Actor tap dances his way into ‘Funny Girl’ cast

By Darlene Donloe

Contributing Writer

LOS ANGELES — The moment Izaiah Montaque Harris takes the stage, it’s obvious why he was chosen to play the reimagined iconic role of Eddie Ryan in the national tour of the classic musical revival of “Funny Girl,” currently playing at the Ahmanson Theatre through April 28.

Armed with an infectious smile and a huge amount of magnetic stage presence, Harris, only the second Black actor to take on the role of Fanny Brice’s friend, Eddie Ryan, lights up the stage with every movement.

“Funny Girl” is a musical comedy loosely based on the life and career of singer and actor Fanny Brice. Other characters in the story, including Nick Arnstein and Florenz Ziegfeld Jr., are also inspired by real-life people. Mostly fiction, the musical takes many artistic liberties in portraying Brice’s life and career.

In the show, Ryan is a dance director of the Ziegfeld Follies and a showman who choreographs all of Brice’s dances at the Keene vaudeville house, where she began her career.

Before getting the part, Harris had never seen “Funny Girl.”

“I hadn’t seen the show, but I knew about the songs,” he said. “I did not watch the show until I got the [part]. I auditioned for the Broadway version in 2022 but Jared Grimes got the part. I didn’t see the show. I hadn’t seen a lot of musicals. 

“When I got the show in April 2023, I went to see it twice. I saw the movie before the rehearsal process. Eddie Ryan wasn’t a big part. When I saw the movie, I was expecting it to be like that and it wasn’t at all.”

Harris believes he understands Ryan.

“He’s a genuine guy that is so human,” he said. “He wants people to be alright. He advocates for whom he believes in. Sometimes he doesn’t know how to say who he is. He knows how to move a crowd. I relate to him. I feel close to him. He’s quirky.”

A triple threat, Harris sings, acts and easily rouses an audience with his high-energy, syncopated tap dancing.

Harris performs a 2 1/2-minute tap solo in one part of the show that brings down the house.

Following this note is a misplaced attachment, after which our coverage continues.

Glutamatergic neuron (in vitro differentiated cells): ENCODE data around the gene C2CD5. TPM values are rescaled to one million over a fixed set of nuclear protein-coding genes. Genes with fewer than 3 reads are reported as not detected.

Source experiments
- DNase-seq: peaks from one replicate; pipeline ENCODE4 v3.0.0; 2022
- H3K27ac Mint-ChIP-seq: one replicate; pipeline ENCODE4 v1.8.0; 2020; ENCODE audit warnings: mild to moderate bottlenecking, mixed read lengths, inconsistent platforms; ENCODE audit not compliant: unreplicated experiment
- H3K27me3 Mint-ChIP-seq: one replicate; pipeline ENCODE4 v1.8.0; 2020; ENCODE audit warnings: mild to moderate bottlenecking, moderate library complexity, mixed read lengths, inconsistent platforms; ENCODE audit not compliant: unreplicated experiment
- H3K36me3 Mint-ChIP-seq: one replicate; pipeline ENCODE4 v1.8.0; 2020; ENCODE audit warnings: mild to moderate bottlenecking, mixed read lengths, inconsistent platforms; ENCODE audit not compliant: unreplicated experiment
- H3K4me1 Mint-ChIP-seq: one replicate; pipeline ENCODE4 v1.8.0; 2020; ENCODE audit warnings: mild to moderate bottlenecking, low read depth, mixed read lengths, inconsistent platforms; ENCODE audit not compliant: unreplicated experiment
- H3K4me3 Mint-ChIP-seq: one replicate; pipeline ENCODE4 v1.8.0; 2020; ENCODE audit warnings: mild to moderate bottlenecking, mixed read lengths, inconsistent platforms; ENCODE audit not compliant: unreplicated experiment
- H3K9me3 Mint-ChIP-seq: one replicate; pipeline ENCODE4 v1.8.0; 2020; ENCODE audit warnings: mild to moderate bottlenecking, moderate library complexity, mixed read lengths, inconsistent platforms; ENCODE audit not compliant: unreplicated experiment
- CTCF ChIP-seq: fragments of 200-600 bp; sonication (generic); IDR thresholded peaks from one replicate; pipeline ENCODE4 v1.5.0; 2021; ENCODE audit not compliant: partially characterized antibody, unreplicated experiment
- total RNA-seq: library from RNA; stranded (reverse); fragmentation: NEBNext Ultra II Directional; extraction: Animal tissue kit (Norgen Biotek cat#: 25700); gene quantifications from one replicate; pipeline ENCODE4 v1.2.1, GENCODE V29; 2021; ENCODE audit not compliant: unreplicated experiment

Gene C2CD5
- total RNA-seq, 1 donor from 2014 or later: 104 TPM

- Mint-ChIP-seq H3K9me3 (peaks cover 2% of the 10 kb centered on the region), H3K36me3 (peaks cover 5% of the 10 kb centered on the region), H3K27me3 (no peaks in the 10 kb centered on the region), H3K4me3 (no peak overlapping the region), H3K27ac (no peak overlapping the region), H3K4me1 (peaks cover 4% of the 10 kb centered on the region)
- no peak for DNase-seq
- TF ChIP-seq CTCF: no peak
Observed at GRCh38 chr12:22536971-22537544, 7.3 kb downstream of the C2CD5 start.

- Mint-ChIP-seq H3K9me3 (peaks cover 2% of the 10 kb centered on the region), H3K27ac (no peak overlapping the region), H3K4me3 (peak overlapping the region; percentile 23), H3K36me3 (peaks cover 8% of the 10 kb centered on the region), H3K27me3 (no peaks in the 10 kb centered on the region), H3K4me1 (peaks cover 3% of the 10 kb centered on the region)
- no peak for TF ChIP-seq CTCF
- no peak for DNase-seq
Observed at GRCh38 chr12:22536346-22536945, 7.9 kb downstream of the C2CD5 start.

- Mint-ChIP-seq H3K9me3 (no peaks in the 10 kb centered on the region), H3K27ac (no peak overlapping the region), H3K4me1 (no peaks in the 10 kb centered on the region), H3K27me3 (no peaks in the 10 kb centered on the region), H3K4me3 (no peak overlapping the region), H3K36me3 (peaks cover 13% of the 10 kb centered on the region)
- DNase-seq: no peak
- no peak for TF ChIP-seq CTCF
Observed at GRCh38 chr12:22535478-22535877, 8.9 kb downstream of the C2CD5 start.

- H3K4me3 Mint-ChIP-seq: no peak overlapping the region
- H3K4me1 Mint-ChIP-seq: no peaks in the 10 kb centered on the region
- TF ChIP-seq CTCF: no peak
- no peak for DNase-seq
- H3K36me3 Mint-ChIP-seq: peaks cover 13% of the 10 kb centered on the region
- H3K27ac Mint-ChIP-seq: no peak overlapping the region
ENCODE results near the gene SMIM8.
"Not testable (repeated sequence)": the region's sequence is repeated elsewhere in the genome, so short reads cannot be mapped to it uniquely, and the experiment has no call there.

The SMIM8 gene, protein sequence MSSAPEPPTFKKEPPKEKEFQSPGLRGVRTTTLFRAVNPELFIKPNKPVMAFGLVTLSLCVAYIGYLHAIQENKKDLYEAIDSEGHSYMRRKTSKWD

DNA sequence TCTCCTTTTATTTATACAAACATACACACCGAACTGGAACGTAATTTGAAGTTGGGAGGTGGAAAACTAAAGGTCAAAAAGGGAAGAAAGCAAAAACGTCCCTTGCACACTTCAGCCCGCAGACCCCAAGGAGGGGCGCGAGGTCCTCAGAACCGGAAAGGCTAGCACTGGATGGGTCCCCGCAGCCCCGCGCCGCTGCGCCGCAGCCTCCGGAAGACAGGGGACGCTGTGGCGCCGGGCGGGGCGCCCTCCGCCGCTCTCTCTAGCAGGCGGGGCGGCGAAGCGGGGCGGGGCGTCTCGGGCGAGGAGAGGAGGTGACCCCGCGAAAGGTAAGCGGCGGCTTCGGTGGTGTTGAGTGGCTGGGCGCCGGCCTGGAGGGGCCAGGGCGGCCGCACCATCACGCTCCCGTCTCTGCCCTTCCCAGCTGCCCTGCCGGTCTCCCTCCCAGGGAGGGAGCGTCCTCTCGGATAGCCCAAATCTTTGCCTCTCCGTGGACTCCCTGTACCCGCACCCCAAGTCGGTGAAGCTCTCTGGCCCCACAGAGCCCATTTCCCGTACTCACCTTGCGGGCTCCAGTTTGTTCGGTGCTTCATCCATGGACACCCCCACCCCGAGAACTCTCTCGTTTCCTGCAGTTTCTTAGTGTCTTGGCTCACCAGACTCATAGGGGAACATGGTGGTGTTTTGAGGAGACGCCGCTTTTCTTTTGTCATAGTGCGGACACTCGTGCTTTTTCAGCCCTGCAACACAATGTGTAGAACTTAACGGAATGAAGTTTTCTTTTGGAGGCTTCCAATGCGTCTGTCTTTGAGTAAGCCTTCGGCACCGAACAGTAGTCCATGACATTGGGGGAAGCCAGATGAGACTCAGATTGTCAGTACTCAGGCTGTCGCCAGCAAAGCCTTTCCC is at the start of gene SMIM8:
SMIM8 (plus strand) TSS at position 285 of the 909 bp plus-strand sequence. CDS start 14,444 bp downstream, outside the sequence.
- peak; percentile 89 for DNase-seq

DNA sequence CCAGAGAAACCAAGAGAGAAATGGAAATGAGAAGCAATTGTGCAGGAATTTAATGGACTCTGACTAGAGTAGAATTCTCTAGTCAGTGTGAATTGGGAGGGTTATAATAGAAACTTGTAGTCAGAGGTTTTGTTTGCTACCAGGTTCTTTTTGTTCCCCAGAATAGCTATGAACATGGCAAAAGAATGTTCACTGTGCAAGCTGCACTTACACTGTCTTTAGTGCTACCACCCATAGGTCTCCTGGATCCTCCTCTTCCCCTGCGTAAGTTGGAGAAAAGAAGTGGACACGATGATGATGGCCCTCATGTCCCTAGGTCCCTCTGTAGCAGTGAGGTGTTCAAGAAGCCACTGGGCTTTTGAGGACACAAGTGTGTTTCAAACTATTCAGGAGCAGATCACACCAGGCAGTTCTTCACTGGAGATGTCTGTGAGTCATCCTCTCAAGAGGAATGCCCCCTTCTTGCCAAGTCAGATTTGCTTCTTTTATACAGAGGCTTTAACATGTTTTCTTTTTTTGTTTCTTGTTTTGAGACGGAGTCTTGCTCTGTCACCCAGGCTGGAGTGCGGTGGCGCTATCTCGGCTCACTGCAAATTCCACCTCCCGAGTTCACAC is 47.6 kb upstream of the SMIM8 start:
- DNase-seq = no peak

“I love to dance, sing and act,” said Harris, a Chicago native taught to dance by his choreographer mother. “Doing shows like ‘Funny Girl’ is the perfect vehicle for me.”

Harris, who lives in New York because “That’s where all the work is,” has been dancing as long as he could walk.

Initially, he wanted to be an actor. Then he started dancing at the age of 5.

“My mother (Florence Walker Harris), who is a professional choreographer, put me in classes as soon as I could walk,” said Harris whose first professional job was a show called, “The Scottsboro Boys” at the Porchlight Theater in Chicago where he got to sing, tap and act. “By the time I was in high school, I was expressing myself through the dance form.”

When he became a show-stopping actor, Harris’ life changed but he didn’t let it change him.

“I feel like it’s normal,” said Harris, who was teaching tap dance at the American Tap Dance Foundation before landing the role in “Funny Girl.” “I have a sense of eyes being on me because this is my first national tour. Having a main role and a main solo and being part of a show that is so momentous is incredible. The show has powerhouse talent throughout. In this role, I’m growing my career and myself.”

Harris, who believes “true art is alive,” and that he would “rather be good than recognized,” has had an impressive career. Soon after moving to New York in August 2021, he got a role in “The Tap Dance Kid” at the New York City Center in March 2022 and then “Riverdance” in Dublin, in June of the same year.

“When I did ‘The Tap Dance Kid,’ I learned socially that I was nervous,” said Harris, who once wanted to be an astronaut and an artist who draws sketches. “There is a thing called professional casual. You have to learn how to mix nervous with professional casual. When I did ‘Riverdance,’ I learned about communication. I’m learning on this tour that I can relate a little more. I’m learning how to go into these different worlds.”

Harris’ jobs call for a lot of traveling, both domestically and internationally.

“Travelling has its pros and cons but the good thing is, I get to see my family and friends I haven’t seen in a long time,” said Harris, a Columbia College Chicago grad. “The con is, I have no stability. For instance, I was trying to get a rental car when we were in Des Moines. I only had a temporary license. 

“My real license was at my house. I hadn’t been home in a while. I must admit, there is a bit of exhaustion. Whether I’m traveling or doing eight shows a week, it’s exhausting in the best way. It’s like loving someone.”

The original, 1964 show starred Barbra Streisand in her Broadway debut. She went on to star in the movie, opposite Omar Sharif in 1968.

“Funny Girl,” directed by Michael Mayer, stars Harris, Katerina McCrimmon, Melissa Manchester, Stephen Mark Lukas, Walter Coppage, Leah Platt, Cindy Chang, Eileen T’Kaye and David Foley Jr., and an exceptional ensemble.

It is being staged at the Ahmanson Theatre, 135 N. Grand Ave., in downtown Los Angeles through April 28. Tickets start at $40. Information: 213-628-2772. 

Darlene Donloe is a freelance reporter for Wave Newspapers who covers South Los Angeles. She can be reached at